The “Demon Within” sequence unearths the truth behind the game’s central conspiracy of a deadly CIA black project. Revealing this truth requires a journey through earlier memories, and the player must fight enemies that act like defense mechanisms preventing access to repressed trauma. The human brain serves as a site of horror; reality is skewed out of focus, obscuring the player’s eyes with a sanitized view of warfare typical of older Call of Duty games. Sarah Hall delays access to the CIA conspiracy by instead guiding us through the Battle of Bastogne, a World War II conflict that she researched as part of her training. The player-character experiences Bastogne through Hall’s mind, perceiving a 1944 event as a person living in 2065. Futuristic weapons anachronistically appear in this WWII setting and action unfolds in reverse. Hall sees the battle as indicative of bravery and courage, values that have been imposed by secondhand media like Call of Duty games that turn warfare into entertainment. Her unreliable account of the battle and insistence that it was a noble campaign shrouds its devastating reality. An external search of firsthand accounts note “strips of skin” that hang from trees, the winter cold that makes breathing feel “as if our lungs are full of ground glass,” and wounded and dead soldiers that resemble “a shapeless mass of crushed flesh.”

The game’s version of the Battle of Bastogne derive not just from Hall’s memories, but also from the collective memory of videogame audiences who are familiar with previous Call of Duty games set in World War II. The sequence involves a sprawling, desperate battle where players charge toward enemy lines with a squadron of other faceless soldiers, dodging a torrent of grenades lobbed in every direction as though we’re back in World at War. The shift in gameplay style is jarring, considering most of Black Ops III consists of restrained skirmishes accompanied only with Hendricks and not an entire military front. Guns use old iron sights, but because this is only a false memory of Bastogne, the protagonist can still boost around with a jetpack, deploy bionic abilities, and activate tactical viewpoints against soldiers ostensibly from the past. The music in this level also invokes players’ memory of older titles, eschewing the rest of the game’s glitchy electronic score in favor of a markedly throwback orchestral track that interpolates elements of the bombastic, unironically heroic main theme for Treyarch’s Call of Duty 3. The sequence blends aspects of past and present Call of Duty, and like the disordered reality of the player-character, it calls attention to the fakeness of this world and acknowledges how this series as a whole has peddled ahistorical, bloodless simulation. Collectibles can be found in the virtual space of “Demon Within” and brought back to the protagonist’s bunker in the ostensibly “real” world. These little details should tip players off that the entire reality of this game is suspect even after the protagonist exits the virtual space of the DNI, signaling a broader mental collapse.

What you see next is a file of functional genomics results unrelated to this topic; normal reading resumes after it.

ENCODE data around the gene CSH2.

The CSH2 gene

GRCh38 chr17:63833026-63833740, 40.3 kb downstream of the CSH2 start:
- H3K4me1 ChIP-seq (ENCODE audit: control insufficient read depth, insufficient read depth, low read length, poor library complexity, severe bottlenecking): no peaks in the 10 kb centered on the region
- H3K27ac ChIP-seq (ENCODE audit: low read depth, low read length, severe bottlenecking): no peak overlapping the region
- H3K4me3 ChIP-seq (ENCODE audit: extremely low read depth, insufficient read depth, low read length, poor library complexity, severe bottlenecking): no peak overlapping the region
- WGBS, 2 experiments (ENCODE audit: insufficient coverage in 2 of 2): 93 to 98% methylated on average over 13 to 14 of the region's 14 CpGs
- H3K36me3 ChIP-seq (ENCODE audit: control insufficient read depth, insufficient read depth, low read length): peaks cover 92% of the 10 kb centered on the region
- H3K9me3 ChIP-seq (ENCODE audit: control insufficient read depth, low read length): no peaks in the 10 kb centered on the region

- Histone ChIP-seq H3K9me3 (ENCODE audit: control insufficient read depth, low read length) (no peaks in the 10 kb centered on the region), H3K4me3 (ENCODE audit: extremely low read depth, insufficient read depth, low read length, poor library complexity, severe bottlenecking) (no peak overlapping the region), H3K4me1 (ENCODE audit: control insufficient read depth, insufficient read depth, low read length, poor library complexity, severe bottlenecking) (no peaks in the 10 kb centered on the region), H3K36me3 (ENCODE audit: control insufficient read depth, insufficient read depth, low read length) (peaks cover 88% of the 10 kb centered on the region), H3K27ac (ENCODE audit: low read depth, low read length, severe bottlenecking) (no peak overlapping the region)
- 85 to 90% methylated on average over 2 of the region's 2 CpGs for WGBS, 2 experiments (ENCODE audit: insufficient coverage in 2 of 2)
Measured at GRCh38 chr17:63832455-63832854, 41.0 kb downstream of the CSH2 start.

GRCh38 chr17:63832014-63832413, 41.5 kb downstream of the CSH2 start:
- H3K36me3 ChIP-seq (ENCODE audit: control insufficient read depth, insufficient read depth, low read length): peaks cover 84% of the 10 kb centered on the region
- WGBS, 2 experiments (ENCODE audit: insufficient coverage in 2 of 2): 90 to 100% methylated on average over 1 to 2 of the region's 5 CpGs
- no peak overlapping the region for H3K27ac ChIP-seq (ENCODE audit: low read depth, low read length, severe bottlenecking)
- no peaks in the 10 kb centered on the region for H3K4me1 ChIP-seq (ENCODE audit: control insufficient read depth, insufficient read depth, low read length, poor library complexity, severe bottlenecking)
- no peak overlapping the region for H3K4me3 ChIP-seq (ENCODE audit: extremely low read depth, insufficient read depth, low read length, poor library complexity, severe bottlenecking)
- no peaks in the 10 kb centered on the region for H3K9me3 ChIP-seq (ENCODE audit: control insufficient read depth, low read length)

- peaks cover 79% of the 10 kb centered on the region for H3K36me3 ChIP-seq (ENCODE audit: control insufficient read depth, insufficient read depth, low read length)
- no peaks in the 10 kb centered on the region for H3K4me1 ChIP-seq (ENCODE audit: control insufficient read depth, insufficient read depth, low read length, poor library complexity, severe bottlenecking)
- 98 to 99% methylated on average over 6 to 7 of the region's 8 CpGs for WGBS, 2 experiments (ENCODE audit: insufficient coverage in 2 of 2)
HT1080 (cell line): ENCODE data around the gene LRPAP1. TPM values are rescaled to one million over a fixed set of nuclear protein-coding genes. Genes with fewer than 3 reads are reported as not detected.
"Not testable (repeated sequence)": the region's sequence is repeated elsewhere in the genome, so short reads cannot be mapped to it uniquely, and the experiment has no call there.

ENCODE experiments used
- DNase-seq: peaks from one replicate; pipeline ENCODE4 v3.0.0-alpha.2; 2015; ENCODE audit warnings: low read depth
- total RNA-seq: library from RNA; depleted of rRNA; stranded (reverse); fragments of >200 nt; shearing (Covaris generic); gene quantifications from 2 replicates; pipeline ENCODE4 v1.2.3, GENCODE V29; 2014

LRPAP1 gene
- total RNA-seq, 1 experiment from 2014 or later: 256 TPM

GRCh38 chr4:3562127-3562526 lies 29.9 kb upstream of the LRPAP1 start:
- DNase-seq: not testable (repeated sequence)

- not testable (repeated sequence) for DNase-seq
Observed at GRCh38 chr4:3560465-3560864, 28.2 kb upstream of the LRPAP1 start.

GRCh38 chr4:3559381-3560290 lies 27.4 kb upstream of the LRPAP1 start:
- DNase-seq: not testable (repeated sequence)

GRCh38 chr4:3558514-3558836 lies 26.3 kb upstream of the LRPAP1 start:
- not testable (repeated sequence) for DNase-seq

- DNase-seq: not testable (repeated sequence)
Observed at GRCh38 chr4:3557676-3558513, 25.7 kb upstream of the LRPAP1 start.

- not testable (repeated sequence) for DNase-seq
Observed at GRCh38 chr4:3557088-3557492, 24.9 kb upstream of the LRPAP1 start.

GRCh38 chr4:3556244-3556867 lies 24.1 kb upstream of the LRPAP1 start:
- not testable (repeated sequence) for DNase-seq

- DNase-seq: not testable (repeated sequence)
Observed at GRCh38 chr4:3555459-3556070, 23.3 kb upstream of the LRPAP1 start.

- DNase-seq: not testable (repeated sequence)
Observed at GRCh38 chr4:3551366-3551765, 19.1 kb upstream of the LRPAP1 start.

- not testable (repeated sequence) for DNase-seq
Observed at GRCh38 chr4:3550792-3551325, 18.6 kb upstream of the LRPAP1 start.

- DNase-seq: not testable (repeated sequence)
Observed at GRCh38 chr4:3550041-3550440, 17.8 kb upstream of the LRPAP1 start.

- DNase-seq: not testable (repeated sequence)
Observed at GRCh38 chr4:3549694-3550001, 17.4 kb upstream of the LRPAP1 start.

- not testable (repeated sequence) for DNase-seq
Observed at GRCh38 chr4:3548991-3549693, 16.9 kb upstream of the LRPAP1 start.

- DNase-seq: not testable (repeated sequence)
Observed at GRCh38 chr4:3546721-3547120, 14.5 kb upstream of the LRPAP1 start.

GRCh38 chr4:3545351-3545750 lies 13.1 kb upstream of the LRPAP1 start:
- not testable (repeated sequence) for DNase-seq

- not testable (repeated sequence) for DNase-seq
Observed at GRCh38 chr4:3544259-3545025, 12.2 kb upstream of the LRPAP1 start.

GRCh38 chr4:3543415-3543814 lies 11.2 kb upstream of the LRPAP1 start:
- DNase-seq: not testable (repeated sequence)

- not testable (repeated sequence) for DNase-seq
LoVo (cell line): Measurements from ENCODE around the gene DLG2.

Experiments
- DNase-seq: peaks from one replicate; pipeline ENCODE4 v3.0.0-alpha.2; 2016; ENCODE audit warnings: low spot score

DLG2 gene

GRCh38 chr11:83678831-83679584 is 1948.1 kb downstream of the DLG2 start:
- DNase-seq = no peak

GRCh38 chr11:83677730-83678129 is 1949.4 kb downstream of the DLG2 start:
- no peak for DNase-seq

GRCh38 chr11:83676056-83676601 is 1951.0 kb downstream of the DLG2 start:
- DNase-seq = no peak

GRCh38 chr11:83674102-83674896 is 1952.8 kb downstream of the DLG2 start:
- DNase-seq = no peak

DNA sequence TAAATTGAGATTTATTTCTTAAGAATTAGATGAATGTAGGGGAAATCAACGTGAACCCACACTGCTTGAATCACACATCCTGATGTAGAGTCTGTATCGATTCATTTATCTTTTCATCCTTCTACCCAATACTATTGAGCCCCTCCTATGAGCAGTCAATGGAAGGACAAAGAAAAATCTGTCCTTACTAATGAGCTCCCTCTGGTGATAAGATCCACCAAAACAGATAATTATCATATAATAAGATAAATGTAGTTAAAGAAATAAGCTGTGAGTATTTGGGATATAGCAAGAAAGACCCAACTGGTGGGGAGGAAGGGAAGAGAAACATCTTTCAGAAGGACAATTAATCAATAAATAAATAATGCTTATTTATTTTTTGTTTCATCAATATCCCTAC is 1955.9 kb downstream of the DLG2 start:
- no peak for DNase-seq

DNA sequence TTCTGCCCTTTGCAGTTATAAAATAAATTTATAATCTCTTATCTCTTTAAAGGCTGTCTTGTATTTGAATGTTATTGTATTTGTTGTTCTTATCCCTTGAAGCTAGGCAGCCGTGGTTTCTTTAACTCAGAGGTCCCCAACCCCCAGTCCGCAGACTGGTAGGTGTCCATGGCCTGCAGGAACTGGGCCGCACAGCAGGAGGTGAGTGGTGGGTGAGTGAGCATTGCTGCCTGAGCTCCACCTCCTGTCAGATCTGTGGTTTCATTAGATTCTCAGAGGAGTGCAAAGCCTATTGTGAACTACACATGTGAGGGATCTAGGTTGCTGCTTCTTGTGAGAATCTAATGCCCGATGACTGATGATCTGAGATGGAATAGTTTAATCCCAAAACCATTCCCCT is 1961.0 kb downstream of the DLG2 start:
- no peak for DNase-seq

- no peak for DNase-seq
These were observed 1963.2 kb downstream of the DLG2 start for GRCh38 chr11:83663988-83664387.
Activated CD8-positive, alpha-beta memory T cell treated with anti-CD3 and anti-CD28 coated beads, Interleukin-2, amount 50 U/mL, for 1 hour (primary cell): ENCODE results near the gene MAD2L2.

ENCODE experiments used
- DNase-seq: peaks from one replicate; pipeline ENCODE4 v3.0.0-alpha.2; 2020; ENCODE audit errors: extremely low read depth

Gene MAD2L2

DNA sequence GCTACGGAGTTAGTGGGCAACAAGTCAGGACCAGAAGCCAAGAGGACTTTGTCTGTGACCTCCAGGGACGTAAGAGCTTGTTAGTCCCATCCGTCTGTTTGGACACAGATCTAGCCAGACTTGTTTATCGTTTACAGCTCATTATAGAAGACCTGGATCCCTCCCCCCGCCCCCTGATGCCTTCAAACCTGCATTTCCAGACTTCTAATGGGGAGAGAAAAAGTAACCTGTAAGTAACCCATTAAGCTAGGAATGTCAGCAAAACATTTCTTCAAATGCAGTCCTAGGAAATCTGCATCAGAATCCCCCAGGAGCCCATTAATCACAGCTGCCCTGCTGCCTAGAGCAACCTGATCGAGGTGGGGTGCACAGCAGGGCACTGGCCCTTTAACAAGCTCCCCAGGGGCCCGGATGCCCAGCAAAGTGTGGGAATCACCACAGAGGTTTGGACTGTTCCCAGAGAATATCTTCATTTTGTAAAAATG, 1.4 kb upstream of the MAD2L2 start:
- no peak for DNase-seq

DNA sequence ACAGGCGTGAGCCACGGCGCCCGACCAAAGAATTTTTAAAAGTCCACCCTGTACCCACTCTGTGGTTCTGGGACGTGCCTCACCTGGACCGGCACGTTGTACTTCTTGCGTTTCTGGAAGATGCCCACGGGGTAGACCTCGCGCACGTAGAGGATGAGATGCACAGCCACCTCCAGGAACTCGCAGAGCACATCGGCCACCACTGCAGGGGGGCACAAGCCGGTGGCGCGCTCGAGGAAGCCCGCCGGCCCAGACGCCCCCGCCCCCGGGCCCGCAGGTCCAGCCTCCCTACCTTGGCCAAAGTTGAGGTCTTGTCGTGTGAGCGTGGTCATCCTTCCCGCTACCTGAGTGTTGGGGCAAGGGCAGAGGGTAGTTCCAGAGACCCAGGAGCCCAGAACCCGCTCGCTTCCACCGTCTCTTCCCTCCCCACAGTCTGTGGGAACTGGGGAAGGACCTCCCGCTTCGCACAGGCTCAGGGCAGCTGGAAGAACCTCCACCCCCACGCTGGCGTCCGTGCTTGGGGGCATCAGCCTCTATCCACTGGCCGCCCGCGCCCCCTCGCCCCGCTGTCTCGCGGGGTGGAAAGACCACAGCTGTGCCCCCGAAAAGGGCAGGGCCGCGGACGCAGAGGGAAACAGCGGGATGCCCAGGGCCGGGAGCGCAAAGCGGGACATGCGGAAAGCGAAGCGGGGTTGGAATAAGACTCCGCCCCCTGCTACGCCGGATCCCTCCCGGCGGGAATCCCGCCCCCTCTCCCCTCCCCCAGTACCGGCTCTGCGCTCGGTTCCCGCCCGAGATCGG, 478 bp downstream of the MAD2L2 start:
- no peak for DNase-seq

By distorting the look and feel of Call of Duty games, Black Ops III more closely resembles the abstraction of warfare as it exists in our current moment, in which reality itself seems like a work of fiction. The game describes the DNI interface as “an immersion experienced with Sarah Hall,” a description that sounds more like a videogame than a piece of speculative technology. Nevertheless, our current geopolitical landscape increasingly entwines the mechanisms of games with that of the military, in which drones are piloted from a distance and warfare is fought asymmetrically on a screen. Black Ops III may not be the most subtle or elegant commentary on the gamification of warfare or bodily augmentation, but it’s as provocative and effective as a Paul Verhoeven film like RoboCop. In the game’s last mission, “Life,” Hendricks explains that the cryptically named Frozen Forest they’ve been chasing after is merely a codename for a digital afterlife crafted by a rogue artificial intelligence. With the aid of the DNI, human consciousness can live on after death via simulation, but the protagonist desperately asserts that it’s all an illusion. When technological advancement results in a world where data becomes interchangeable with consciousness, the human element functions as the ghost in the machine. With videogames, the player controlling the onscreen avatar serves as that ghost, the consciousness that animates the digital self via a controller. Similarly, as warfare turns to unmanned vehicles and anonymous drones to settle conflicts on a virtual plane, one can’t help but think of the actual human beings that nonetheless undergird these conflicts. At what point do we lose sight of the lives at stake, especially when they’re rendered as 1s and 0s on a screen or abstracted beyond recognition completely?

Miguel Penabella is a freelancer and comparative literature academic who worships at the temple of cinema but occasionally bears libations to videogames. His written offerings can be found on PopMattersFirst Person Scholar, and Unwinnable, and he blogs on Invalid Memory.